Microsoft Excel for Mac uses startup folders in two ways:
To load Excel files at startup
As a reference location for templates
The actual startup folder locations can vary depending on what version of Excel you are using. For more details about Excel startup locations, see the "More Information" section.
Folders that Excel uses at startup
If you install Excel to the default location, Excel opens files from the following paths. In these paths, hard disk is the name of your hard disk drive.
Microsoft Excel 2016 for Mac
There is no default startup directory for Excel 2016 for Mac. To set a startup folder, see References section for alternative startup file location.
Microsoft Excel 2011 for Mac
hard disk/Applications/Microsoft Office 2011/Office/Startup/Excel
Microsoft Excel 2004 for Mac
hard disk/Applications/Microsoft Office 2004/Office/Startup/Excel
Microsoft Excel X for Mac
hard disk/Applications/Microsoft Office X/Office/Startup/Excel
Microsoft Excel 2001 for Mac
hard disk/Microsoft Office 2001/Office/Startup/Excel
Microsoft Excel 98 Macintosh Edition
hard disk/Microsoft Office 98/Office/Startup/Excel
The folder that is specified in the Alternate startup file location box. In Excel X for Mac and in later versions, click Preferences on the Excel menu, and then click the General tab in the Preferences dialog box to see the Alternate startup file location box. In Excel 98 for Mac and in Excel 2001 for Mac, click Preferences on the Tools menu, and then click the General tab in the Options dialog box to see the Alternate startup file location box.
Accepted file types during Excel startup
You typically use startup folders to load Excel templates and add-ins, but you can also use them to load workbooks. When you load these three types of files from a startup folder, they have the following important characteristics.
Templates that you put in a startup folder are not loaded when you start Excel. However, in Excel 98 for Mac and in Excel 2001 for Mac, you can use the templates by clicking New on the File menu.
If you save a template named Workbook and put it in a startup folder location, that workbook becomes the default workbook when you start Excel and when you open any additional new workbooks. When you save a template named Workbook to put in a startup folder location, remove the .xlt file name extension.
If you save a template named Sheet and put it in a startup folder location, that workbook becomes the default worksheet when you insert a new worksheet in a workbook by clicking Worksheet on the Insert menu. When you save a template named Sheet to put in a startup folder location, remove the .xlt file name extension.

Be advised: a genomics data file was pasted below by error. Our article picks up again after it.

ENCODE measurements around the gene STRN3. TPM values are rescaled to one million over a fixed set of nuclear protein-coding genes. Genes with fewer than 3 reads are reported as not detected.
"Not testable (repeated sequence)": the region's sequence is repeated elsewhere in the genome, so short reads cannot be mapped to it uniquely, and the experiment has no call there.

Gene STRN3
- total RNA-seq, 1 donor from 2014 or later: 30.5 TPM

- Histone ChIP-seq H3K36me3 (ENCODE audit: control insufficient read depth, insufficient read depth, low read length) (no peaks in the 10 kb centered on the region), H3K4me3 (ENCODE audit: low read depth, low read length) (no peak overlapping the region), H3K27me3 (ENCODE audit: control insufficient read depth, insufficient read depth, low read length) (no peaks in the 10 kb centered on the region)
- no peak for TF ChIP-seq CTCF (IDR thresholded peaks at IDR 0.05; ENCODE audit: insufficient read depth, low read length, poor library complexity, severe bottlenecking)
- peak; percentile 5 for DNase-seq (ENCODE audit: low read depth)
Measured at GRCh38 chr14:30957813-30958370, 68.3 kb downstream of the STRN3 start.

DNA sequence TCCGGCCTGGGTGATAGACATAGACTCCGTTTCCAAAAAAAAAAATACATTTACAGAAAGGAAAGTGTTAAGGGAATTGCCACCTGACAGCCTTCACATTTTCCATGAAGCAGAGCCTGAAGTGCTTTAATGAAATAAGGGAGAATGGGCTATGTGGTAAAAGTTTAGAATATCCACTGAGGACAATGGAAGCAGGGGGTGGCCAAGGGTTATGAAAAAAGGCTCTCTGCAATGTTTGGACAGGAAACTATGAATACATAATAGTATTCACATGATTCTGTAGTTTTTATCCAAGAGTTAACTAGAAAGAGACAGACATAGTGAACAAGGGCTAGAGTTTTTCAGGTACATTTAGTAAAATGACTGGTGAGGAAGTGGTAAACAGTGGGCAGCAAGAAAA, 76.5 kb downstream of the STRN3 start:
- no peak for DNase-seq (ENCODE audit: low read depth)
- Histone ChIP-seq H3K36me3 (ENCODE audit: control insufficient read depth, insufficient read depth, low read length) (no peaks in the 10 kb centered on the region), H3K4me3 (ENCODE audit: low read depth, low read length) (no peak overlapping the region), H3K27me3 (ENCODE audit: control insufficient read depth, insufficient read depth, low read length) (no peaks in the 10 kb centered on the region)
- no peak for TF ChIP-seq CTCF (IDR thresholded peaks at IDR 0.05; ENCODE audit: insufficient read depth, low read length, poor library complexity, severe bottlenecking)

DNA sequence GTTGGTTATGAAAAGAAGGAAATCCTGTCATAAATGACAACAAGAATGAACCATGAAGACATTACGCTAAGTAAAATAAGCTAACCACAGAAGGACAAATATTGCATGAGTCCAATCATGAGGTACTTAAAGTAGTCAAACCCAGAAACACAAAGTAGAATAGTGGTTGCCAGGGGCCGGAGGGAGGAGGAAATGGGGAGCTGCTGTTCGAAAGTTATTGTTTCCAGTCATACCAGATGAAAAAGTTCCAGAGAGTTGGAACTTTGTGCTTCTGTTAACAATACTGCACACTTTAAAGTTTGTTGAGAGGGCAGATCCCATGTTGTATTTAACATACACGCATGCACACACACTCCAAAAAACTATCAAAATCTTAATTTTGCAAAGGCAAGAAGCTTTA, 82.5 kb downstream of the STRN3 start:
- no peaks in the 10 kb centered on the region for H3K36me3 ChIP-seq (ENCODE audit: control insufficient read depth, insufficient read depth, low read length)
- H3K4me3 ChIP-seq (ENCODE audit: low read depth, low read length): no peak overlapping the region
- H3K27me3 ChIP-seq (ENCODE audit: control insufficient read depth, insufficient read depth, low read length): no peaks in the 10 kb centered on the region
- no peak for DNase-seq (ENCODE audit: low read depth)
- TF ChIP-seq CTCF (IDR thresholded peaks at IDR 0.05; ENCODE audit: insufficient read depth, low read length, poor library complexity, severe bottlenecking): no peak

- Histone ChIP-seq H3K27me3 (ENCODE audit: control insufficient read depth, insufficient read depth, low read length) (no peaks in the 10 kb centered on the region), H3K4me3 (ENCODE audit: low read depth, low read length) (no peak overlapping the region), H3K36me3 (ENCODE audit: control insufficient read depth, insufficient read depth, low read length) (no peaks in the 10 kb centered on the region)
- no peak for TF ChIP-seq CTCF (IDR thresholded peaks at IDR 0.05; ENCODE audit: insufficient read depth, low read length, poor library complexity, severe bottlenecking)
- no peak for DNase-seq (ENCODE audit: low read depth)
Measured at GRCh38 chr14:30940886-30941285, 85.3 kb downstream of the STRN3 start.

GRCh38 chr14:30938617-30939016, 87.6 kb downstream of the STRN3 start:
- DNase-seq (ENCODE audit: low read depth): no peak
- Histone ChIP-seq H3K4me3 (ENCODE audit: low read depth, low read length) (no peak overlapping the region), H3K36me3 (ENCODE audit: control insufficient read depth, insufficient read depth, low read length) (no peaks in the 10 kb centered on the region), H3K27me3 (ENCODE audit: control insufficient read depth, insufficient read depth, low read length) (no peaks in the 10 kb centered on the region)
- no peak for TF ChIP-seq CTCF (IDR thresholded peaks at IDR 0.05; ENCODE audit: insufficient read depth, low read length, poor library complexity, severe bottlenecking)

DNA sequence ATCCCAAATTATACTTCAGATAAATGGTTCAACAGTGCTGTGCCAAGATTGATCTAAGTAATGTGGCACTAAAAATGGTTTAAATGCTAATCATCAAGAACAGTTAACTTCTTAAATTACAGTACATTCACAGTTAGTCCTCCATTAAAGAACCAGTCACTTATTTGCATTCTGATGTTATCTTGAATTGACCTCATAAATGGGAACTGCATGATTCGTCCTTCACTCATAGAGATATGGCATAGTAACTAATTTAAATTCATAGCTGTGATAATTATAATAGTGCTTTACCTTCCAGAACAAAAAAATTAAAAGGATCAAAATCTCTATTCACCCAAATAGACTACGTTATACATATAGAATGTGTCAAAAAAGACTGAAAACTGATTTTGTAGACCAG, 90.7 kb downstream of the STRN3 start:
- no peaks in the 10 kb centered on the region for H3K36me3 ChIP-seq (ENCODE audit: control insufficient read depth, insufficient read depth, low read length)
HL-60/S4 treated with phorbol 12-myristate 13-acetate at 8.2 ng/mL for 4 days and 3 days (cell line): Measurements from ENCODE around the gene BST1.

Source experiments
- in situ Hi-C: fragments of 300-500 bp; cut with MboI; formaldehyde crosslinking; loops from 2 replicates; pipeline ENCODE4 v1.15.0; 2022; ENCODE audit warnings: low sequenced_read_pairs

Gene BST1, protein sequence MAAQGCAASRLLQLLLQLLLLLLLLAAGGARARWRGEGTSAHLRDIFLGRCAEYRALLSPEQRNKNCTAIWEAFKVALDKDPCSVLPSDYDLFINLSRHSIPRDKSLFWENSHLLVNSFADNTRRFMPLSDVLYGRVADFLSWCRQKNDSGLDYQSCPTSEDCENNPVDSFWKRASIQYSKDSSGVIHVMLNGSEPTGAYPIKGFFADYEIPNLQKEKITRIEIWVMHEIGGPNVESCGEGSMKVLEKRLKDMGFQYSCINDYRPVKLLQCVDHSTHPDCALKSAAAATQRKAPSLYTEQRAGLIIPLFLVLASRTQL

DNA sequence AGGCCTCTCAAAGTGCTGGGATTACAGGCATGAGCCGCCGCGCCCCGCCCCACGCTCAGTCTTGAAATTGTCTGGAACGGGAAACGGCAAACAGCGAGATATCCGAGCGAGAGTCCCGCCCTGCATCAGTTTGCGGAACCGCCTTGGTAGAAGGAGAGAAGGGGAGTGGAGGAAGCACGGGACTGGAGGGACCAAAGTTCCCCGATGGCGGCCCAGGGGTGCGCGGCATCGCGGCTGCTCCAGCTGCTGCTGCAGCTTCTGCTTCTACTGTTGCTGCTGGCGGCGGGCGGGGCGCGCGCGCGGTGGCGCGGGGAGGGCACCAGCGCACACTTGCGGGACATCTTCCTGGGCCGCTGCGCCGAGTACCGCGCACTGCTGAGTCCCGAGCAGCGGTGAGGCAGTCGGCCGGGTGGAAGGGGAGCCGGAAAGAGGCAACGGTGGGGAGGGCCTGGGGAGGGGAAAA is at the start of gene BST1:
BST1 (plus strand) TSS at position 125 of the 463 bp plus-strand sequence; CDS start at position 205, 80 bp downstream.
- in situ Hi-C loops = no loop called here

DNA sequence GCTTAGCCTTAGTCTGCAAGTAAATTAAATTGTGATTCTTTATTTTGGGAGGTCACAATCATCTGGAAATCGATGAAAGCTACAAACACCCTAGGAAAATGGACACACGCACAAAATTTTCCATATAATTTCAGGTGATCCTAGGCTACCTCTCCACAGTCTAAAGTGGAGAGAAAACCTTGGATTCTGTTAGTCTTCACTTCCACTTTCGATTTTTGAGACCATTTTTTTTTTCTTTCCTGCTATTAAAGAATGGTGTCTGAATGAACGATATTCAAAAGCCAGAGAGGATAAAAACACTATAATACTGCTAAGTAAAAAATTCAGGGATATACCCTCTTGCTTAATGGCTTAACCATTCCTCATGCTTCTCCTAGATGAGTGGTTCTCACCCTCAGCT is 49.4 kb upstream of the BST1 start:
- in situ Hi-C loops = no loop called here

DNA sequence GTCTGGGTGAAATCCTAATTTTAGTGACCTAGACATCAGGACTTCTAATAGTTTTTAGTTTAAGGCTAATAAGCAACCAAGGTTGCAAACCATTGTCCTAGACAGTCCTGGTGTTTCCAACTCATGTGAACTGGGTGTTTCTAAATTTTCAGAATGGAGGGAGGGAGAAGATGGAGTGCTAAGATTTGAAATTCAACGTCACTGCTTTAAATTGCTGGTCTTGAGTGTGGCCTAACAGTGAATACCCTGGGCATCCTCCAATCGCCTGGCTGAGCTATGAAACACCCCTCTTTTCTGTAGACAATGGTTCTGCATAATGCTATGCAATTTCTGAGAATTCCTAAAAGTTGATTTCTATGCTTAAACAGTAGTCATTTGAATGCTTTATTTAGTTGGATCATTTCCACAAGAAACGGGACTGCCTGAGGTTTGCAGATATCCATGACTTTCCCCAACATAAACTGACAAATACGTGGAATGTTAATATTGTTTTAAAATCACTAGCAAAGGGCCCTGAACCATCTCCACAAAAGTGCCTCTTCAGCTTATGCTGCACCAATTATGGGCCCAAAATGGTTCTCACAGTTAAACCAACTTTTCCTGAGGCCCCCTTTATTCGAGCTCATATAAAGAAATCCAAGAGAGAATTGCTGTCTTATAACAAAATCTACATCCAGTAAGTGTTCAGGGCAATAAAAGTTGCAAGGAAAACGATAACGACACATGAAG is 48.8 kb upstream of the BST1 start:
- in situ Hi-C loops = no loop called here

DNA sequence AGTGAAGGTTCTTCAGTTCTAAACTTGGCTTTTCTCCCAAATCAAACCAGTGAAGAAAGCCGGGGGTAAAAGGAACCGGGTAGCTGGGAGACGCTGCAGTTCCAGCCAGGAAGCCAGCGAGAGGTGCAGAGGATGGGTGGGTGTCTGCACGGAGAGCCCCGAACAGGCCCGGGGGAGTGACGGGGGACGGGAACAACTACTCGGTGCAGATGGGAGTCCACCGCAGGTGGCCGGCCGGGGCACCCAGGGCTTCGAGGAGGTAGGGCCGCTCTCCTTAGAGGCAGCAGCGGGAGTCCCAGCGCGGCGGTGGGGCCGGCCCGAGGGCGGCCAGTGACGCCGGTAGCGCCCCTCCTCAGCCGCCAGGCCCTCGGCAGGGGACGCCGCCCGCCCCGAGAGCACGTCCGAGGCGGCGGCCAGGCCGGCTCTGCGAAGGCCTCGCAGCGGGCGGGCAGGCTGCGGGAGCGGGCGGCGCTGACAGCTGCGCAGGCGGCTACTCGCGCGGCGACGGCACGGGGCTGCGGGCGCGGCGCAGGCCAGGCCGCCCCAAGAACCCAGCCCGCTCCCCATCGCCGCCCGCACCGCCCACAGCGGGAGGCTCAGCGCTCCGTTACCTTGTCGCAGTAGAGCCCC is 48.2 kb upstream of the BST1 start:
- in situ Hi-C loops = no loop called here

Note If you have multiple worksheets in the workbook template named Sheet, insert that same number of worksheets when you click Worksheet on the Insert menu. It is generally best to save a one-sheet workbook as the Sheet template.
In Excel X for Mac and in later versions, to use any additional custom templates that you create, you must put them in the following folder:
Then, to use the templates, click Project Gallery on the File menu, and then click the My Templates group.
Add-Ins that you put in a startup folder do not typically appear when you start Excel, but are loaded into memory and run any auto macros.
You can then use these Add-Ins by whatever method the add-in provides (that is, a menu item or toolbar button).
Workbooks that you put in a startup folder are loaded and appear when you start Excel, unless the workbook is saved in a hidden state. For example, the Personal Macro Workbook is a global macro workbook that Excel typically loads from the hard disk/Microsoft Office 98/Office/Startup/Excel folder in a hidden state.
Incorrect use of the alternate startup file location
When using the alternate startup file location, it is important to specify a file path in which there are recognizable file types (such as templates, add-ins, and workbooks).
If Excel finds unrecognizable file types in a startup folder, you may receive an error message. The most common error message is:
This file is not a recognizable format.
Using the default file location
In addition to the alternate startup file location, the Default file location setting is also on the General tab in the Options dialog box in Excel 98 for Mac and in Excel 2001 for Mac, or on the General tab in the Preferences dialog box in later versions of Excel for Mac. This setting is different from a startup folder; it sets the folder location that you want Excel to point to when you open or save a file by using the File menu.
Excel X for Mac and later versions
For more information about startup folders, click Excel Help on the Help menu, type startup folders, click Search, and then click a topic to view it.
Excel 2001 for Mac
For more information about startup folders, click the Office Assistant, type startup folders, click Search, and then click a topic to view it.
Excel 98 Macintosh Edition
For more information about startup folders, follow these steps:
On the Help menu, click Contents and Index. If you are using a version of the Macintosh operating system that is earlier than 8.0, click Contents and Index on the Balloon Help menu.
In Excel Help, click Index, and then type the following text:
Click Show Topics. Click the Control what happens when you start Microsoft Excel topic, and then click Go To.
If you cannot find the information that you want, ask the Office Assistant.
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